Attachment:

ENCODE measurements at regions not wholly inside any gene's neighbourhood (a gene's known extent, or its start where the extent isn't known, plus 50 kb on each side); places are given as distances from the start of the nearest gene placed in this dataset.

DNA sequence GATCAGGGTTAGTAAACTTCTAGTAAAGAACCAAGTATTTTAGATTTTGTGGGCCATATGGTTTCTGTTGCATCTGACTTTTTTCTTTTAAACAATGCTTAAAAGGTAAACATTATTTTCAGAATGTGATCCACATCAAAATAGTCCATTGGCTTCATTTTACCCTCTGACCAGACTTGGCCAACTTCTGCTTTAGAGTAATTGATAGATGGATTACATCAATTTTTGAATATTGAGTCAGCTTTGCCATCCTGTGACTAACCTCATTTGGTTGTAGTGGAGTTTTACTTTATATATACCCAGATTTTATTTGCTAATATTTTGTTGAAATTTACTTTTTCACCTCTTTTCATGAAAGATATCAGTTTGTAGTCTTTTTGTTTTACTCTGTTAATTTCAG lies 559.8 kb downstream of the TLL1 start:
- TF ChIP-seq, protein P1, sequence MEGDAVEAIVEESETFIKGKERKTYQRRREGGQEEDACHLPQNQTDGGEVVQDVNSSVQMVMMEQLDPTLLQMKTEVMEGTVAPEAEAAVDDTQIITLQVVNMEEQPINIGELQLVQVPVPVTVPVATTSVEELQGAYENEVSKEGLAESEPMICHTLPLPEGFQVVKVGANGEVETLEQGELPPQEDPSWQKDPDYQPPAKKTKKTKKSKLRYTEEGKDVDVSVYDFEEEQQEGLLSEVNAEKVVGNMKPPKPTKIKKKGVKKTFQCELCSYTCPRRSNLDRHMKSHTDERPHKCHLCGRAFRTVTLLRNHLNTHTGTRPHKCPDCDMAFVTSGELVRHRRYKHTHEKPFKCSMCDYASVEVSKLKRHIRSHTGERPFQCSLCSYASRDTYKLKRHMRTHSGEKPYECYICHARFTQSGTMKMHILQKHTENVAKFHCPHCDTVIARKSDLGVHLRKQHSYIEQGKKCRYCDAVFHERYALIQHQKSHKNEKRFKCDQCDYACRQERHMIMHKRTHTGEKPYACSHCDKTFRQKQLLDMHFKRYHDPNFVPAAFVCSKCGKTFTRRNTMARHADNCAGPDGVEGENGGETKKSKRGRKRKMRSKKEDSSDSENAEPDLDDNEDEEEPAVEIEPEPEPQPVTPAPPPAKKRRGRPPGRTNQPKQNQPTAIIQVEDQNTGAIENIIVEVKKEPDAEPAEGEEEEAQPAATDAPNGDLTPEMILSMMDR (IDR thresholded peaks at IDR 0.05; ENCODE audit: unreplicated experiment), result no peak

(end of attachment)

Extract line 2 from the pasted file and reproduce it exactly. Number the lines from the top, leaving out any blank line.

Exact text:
DNA sequence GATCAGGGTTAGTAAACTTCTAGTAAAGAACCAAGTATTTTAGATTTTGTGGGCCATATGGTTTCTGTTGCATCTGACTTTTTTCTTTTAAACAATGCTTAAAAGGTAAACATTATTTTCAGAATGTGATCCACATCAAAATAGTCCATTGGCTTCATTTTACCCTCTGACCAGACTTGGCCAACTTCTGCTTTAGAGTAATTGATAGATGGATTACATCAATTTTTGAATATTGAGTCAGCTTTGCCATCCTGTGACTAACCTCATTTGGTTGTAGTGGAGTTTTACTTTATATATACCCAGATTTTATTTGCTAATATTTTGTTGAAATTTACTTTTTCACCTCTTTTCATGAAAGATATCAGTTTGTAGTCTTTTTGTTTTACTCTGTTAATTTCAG lies 559.8 kb downstream of the TLL1 start: